Varying Names

People’s names for themselves, and our names for them in English

 

It may seem odd, but a number of the names we use for peoples, nations and their languages are actually quite different from their names for themselves. Some, I expect, are better known than others.

 

Let’s take a look at just a few:

 

Greece, Greek. Own name: Elladha, ellinika

 

Finland, Finnish. Own name: Suomi, Suomen kieli

 

Hungary, Hungarian. Own name: Magyarország, magyar

 

Wales, Welsh. Own name: Cymru, Cymraeg

 

Germany, German. Own name: Deutschland, Deutsch

 

Armenia, Armenian. Own name: Hayastan, Hayeren

 

Georgia, Georgian. Own name: Sakartvelo, Kartuli

 

Basque Country, Basque. Own name: Euskadi, Euskara

 

Japan, Japanese. Own name: Nihon, Nihongo

 

So why do we have names for these nations that differ so greatly from what they call themselves? Well, there can be many reasons. Sometimes, names come from earlier tribes that lived in the regions now inhabited by others. A name might also come from a geographical feature. It may even come from a mistake, a name that’s misheard, or a mythological figure closely associated with that place. And once a name is there, it tends to stick, and it can be very hard to change it!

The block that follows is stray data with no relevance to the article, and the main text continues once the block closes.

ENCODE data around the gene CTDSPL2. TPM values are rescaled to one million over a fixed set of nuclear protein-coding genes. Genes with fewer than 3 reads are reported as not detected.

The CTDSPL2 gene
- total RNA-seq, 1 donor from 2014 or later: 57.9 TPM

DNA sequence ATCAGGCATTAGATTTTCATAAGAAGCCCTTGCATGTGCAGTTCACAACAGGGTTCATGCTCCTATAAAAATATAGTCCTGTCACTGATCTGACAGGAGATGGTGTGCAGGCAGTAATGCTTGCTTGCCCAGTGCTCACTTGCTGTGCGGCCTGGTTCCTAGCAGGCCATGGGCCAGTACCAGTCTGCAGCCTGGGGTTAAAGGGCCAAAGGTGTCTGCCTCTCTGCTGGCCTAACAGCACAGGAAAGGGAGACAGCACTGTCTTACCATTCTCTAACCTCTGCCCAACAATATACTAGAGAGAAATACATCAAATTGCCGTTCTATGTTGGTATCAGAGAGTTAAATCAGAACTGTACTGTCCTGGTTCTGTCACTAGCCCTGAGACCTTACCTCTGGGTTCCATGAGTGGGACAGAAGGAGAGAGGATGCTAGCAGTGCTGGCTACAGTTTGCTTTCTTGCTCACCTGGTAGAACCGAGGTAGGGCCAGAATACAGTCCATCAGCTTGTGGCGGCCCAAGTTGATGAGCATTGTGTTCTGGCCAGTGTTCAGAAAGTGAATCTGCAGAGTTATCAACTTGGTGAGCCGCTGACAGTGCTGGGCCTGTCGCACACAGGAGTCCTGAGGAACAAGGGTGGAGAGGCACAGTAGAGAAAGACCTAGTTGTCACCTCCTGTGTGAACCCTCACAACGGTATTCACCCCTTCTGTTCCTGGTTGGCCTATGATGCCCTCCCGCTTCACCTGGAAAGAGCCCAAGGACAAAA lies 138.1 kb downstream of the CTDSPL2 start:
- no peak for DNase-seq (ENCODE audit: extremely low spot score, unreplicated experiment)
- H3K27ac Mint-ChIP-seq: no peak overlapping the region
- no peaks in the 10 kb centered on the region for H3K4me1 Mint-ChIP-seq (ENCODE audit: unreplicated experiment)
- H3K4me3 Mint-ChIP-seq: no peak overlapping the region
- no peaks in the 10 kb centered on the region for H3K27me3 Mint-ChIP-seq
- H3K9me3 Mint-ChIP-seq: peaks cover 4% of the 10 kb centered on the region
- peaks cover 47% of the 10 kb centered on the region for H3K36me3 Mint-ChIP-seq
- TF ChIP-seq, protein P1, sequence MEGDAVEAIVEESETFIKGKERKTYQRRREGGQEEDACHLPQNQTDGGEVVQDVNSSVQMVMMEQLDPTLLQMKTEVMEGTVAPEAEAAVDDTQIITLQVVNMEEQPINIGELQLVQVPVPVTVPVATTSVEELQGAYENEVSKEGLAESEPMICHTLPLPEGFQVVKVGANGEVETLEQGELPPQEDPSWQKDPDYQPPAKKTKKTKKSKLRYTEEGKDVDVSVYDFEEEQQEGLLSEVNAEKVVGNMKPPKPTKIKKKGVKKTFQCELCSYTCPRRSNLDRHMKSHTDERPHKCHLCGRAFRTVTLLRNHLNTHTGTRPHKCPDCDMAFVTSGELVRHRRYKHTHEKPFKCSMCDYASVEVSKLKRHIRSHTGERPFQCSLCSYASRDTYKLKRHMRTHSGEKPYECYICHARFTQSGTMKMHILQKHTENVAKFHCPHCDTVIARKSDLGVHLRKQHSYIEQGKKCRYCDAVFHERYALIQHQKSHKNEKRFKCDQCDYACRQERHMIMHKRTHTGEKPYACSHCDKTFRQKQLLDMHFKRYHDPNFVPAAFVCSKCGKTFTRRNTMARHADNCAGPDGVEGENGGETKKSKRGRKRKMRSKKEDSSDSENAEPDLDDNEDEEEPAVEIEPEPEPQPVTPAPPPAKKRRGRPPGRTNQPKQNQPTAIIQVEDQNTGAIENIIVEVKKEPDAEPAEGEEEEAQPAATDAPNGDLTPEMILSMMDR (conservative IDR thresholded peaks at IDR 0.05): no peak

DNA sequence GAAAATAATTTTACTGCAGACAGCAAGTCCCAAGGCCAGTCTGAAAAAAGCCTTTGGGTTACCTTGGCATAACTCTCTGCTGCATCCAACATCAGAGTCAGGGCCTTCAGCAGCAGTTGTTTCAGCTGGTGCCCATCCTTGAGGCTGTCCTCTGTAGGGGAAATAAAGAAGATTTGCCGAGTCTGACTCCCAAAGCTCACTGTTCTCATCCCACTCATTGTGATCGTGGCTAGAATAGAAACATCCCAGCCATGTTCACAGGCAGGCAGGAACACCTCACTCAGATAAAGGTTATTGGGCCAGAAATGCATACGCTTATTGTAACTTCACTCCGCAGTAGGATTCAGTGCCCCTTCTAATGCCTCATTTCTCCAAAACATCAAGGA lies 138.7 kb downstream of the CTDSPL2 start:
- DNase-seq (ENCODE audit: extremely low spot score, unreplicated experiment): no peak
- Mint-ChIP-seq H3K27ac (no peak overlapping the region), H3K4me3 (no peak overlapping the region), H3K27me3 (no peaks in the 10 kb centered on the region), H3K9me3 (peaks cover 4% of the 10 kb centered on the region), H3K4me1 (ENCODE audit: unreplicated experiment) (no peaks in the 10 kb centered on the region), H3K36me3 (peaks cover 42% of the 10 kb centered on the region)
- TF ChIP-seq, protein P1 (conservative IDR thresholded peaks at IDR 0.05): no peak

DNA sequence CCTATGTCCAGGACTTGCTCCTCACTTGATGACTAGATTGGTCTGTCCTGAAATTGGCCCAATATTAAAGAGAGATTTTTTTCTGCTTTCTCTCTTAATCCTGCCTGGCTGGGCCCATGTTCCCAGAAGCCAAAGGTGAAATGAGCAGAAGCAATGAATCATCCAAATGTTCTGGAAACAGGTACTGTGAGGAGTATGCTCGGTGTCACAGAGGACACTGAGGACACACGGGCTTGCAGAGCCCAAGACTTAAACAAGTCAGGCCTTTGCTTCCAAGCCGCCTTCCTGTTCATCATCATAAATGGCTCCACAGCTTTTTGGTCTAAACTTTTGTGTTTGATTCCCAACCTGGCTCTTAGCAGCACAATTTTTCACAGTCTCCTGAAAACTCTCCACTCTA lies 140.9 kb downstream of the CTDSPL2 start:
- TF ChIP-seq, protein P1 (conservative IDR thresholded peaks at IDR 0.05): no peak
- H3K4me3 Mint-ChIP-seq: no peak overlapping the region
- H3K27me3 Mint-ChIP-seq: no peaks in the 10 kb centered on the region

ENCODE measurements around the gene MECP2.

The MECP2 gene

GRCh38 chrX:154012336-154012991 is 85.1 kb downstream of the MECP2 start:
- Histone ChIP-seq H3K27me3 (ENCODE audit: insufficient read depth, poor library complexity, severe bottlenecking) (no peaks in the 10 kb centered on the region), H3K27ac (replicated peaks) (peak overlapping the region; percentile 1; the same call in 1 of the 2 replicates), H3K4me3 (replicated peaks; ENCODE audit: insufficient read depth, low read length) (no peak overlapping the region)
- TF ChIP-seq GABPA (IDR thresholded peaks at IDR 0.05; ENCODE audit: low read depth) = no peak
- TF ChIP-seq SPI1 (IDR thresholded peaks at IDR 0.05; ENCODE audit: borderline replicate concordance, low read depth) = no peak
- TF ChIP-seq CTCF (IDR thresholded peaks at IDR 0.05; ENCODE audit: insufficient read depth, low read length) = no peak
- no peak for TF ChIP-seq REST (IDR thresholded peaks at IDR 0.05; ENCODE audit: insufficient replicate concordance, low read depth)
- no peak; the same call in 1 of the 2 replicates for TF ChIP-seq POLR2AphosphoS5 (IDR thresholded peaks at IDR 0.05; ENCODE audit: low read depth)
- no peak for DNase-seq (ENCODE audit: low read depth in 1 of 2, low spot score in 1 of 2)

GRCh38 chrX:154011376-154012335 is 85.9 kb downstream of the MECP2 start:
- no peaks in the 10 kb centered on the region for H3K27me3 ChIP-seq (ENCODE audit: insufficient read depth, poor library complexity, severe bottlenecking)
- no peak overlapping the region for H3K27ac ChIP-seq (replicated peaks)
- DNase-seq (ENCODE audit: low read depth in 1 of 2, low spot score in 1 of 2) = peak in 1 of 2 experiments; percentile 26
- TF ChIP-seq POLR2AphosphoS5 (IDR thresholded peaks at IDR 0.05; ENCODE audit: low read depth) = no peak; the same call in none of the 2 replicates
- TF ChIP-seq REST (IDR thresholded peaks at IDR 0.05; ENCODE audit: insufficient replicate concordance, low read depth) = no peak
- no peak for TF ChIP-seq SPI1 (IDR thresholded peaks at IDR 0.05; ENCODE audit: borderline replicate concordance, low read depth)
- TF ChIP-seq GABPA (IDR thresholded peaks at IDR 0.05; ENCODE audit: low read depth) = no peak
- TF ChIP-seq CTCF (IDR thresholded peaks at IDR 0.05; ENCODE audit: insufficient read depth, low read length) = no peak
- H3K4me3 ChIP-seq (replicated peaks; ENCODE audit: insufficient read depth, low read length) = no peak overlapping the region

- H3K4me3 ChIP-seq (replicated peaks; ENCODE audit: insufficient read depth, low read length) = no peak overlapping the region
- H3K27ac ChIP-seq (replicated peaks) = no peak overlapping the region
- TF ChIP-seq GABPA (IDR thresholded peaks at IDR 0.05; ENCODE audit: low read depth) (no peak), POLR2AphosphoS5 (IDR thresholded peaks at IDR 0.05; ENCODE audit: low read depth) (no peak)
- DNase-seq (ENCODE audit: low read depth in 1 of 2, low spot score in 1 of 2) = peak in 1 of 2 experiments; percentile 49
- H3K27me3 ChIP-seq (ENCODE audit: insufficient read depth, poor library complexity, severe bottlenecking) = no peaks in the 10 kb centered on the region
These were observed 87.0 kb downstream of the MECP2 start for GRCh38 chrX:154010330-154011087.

One thought on “Varying Names

  1. There are probably more names for the Germans than anybody else, doubtless because they’ve been in the middle of Europe for thousands of years. (Indeed, they meet the official U.N. description of an indigenous people!) To themselves and the Italians they are ‘the People’; to the Finns they are ‘the Saxons’ (that is, ‘the knifemen’), which of course is what the Welsh call the English; to Western Romance speakers they are ‘all the men’ (probably from an old tribal alliance); to the Slavs they are ‘the mute’; in Latin and modern English they are ‘the spearmen’ (or possibly ‘the brothers’).

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